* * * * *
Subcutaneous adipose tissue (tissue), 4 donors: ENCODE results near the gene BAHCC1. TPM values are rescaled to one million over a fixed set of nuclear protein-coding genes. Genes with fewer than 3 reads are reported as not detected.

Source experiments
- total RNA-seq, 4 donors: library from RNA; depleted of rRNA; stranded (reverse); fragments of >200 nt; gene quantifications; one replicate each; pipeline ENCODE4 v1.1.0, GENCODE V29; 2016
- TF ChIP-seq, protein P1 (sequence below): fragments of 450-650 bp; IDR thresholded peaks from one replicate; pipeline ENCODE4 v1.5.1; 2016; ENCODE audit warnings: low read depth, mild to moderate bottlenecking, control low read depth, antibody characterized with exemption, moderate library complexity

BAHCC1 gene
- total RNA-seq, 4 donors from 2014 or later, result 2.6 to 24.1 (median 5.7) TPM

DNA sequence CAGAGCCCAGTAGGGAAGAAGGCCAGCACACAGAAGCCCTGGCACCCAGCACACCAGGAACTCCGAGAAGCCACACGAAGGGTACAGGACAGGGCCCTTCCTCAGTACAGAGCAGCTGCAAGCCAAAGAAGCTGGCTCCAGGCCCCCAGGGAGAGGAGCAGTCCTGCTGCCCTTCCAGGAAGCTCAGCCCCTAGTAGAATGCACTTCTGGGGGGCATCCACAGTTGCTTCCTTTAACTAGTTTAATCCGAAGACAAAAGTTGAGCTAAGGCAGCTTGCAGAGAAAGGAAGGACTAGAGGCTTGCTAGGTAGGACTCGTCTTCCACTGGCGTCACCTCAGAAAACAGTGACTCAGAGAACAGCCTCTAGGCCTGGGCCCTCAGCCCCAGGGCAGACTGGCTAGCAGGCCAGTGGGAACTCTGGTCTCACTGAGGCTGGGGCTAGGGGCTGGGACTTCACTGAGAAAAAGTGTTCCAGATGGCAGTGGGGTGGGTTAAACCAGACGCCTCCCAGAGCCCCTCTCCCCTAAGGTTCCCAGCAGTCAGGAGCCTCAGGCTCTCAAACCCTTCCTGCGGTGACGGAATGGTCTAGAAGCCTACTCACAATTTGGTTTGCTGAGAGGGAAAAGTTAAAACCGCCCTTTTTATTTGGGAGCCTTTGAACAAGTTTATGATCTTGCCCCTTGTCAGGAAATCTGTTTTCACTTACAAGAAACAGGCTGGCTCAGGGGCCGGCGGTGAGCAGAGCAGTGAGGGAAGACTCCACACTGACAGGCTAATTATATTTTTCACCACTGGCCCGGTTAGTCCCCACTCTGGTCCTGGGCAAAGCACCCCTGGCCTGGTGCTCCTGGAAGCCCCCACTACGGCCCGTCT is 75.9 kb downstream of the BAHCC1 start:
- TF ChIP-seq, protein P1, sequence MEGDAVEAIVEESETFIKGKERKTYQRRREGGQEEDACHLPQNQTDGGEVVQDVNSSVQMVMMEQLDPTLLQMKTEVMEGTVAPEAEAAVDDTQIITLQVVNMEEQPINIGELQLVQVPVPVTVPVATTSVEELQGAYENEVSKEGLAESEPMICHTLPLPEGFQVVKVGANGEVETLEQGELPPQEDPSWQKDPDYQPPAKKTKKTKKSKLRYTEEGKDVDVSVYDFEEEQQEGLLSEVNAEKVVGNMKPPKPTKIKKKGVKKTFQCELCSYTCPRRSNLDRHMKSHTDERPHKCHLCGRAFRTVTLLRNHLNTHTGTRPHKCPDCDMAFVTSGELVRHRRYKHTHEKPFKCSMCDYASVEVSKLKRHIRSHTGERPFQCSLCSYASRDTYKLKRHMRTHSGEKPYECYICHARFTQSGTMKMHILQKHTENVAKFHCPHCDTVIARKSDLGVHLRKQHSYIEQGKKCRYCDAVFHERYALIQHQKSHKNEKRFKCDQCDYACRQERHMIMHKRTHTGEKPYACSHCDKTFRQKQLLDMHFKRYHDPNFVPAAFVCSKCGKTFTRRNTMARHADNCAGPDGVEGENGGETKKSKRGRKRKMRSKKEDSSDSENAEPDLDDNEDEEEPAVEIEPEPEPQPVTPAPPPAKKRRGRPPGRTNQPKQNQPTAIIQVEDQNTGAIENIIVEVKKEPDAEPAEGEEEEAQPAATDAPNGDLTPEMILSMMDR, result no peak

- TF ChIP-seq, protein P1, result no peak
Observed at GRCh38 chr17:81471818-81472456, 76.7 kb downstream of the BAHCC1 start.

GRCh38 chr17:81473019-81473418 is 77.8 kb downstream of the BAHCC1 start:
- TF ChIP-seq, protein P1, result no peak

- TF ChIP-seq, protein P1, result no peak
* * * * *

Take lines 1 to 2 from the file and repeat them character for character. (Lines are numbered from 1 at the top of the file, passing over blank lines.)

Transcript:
Subcutaneous adipose tissue (tissue), 4 donors: ENCODE results near the gene BAHCC1. TPM values are rescaled to one million over a fixed set of nuclear protein-coding genes. Genes with fewer than 3 reads are reported as not detected.

Source experiments